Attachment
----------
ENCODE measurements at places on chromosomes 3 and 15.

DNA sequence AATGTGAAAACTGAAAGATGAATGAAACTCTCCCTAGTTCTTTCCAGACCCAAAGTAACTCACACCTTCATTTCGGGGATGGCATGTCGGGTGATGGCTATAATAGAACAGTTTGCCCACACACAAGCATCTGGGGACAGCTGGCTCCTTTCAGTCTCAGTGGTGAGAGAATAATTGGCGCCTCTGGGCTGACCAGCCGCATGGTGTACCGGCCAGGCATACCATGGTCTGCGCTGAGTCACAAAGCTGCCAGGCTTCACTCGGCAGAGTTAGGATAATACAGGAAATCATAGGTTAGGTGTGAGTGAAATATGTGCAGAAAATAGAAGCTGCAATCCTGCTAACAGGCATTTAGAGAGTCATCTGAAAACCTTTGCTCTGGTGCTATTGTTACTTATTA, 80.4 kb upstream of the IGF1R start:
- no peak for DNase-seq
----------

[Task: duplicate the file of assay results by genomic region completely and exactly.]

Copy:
ENCODE measurements at places on chromosomes 3 and 15.

DNA sequence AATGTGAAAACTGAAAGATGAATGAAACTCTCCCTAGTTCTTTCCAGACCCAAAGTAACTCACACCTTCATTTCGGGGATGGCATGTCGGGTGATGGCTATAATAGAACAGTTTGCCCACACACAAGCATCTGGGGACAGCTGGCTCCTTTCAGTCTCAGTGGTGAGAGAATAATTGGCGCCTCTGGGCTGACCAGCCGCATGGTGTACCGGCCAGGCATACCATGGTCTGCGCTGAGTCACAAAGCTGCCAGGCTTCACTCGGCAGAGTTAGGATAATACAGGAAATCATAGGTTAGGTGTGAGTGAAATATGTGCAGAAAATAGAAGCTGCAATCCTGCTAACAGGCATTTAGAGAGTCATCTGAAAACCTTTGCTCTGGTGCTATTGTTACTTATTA, 80.4 kb upstream of the IGF1R start:
- no peak for DNase-seq